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NATO leader, clarifying stance, says only Ukraine can set terms of peace negotiations.

Only Ukraine can decide when it might negotiate with Russia to end the war, and what an acceptable solution might be, Jens Stoltenberg, the secretary general of NATO, said on Thursday, clarifying NATO’s stance after his chief of staff, Stian Jenssen, suggested on Tuesday that Ukraine could gain alliance membership in exchange for ceding its Russian-occupied territory.

Mr. Jenssen had created an international stir with the suggestion, which Ukraine considers an unacceptable option. He later apologized for the comments, which were first reported by the Norwegian newspaper Verdens Gang, adding that it was a mistake and that it was crucially important that NATO supports Ukraine.

On Thursday, Mr. Stoltenberg said at a conference in Norway that NATO’s stance on Ukraine’s potential alliance membership had not changed.

“It is the Ukrainians, and only the Ukrainians, who can decide when there are conditions in place for negotiations, and who can decide at the negotiating table what is an acceptable solution,” Mr. Stoltenberg said, according to Reuters.

John F. Kirby, a White House spokesman, echoed Mr. Stoltenberg at a news conference on Wednesday, dismissing the possibility of exchanging Ukrainian territory for alliance membership.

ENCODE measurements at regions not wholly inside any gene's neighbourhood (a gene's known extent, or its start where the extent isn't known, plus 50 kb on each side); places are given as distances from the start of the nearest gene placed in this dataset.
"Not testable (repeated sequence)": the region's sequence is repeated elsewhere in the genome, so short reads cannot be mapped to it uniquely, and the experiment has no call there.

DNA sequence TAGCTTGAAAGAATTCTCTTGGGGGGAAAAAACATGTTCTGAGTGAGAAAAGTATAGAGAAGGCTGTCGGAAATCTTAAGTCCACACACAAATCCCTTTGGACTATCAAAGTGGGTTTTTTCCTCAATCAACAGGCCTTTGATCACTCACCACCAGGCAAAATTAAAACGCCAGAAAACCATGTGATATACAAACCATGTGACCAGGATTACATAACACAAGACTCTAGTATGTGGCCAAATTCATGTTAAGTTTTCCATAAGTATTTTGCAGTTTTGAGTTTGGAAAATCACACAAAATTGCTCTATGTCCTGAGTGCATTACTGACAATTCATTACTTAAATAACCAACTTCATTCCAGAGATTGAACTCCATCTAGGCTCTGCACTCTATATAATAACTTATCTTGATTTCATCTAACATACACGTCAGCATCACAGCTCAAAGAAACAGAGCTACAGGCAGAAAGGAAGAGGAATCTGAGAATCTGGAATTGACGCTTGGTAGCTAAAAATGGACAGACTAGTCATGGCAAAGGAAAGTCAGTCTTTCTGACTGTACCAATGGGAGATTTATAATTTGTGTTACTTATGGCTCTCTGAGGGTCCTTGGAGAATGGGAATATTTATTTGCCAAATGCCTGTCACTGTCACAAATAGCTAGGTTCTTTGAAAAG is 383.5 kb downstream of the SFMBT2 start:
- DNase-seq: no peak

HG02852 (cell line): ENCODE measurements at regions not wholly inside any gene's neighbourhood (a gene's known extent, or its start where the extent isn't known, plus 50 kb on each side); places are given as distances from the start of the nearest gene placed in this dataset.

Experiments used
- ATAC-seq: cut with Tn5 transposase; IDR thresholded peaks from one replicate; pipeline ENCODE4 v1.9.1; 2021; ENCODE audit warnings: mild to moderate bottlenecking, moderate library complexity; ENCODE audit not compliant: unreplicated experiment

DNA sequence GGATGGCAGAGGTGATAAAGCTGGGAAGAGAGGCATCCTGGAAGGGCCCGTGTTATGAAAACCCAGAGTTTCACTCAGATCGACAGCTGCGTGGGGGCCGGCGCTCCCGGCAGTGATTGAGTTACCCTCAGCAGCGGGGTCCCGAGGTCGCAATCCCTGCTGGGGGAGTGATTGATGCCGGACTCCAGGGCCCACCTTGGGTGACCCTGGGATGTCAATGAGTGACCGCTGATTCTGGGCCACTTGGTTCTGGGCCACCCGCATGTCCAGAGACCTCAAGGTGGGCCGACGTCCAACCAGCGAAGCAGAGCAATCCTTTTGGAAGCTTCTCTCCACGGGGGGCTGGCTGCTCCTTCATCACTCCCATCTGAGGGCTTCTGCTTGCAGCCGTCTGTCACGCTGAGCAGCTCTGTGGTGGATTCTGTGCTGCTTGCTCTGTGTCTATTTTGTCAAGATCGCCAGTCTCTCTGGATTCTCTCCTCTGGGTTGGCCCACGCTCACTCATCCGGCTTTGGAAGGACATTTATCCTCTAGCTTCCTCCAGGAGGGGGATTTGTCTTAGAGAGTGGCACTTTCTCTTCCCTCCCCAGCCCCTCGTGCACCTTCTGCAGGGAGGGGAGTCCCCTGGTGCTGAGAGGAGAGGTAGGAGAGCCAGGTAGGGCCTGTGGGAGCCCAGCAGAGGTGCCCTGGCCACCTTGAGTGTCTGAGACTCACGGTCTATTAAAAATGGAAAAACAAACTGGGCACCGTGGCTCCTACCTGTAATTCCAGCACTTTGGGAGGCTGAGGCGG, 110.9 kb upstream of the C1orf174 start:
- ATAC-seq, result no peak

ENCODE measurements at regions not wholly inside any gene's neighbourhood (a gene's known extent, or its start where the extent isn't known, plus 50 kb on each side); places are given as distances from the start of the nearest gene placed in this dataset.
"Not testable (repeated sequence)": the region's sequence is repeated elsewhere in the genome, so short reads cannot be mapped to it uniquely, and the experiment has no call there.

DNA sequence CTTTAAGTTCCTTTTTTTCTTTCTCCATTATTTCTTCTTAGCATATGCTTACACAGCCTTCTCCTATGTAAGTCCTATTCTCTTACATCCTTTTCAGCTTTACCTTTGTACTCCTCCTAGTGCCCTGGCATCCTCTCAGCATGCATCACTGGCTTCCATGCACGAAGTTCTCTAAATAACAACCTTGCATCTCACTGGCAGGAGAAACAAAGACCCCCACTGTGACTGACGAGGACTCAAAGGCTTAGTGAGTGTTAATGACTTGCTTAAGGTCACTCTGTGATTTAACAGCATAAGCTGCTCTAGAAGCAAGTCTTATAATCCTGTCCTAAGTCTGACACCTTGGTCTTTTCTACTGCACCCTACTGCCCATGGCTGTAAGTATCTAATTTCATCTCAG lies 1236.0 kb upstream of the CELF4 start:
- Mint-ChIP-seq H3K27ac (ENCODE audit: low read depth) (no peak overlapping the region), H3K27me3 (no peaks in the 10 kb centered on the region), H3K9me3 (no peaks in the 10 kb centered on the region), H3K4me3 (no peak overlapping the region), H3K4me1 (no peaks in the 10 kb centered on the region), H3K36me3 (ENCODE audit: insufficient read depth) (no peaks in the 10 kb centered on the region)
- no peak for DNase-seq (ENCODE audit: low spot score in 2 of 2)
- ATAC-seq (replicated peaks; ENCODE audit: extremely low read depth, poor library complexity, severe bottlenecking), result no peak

“Yeah, there’s nothing to that,” he said.

At a summit meeting in July, NATO said that Ukraine would be invited to join the alliance, but remained vague on how or when. The position was essentially a victory for President Biden, who had said previously that Ukraine was not ready for NATO membership, though President Volodymyr Zelensky of Ukraine had sharply criticized the “uncertainty” over Ukraine’s path to membership.

Ukrainian officials expressed outrage at Mr. Jenssen’s remarks.

“Trading territory for a NATO umbrella? It is ridiculous,” Mykhailo Podolyak, a senior adviser to Mr. Zelensky, wrote in a post on X, formerly known as Twitter. “That means deliberately choosing the defeat of democracy, encouraging a global criminal, preserving the Russian regime, destroying international law, and passing the war on to other generations.”

A Ukrainian Foreign Ministry spokesman, Oleg Nikolenko, also condemned Mr. Jenssen’s suggestion in a Facebook post, calling it “completely unacceptable.”

Russia indicated it was no more fond of the idea. Maria Zakharova, a Russian Foreign Ministry spokeswoman, called Mr. Jenssen’s suggestion “a bogus story that has certain political goals,” according to Tass, a state news agency.

And the deputy chairman of Russia’s Security Council, Dmitri Medvedev, said on Telegram that Ukraine would have to give up its capital, Kyiv, if it were to consider exchanging territories for NATO membership.



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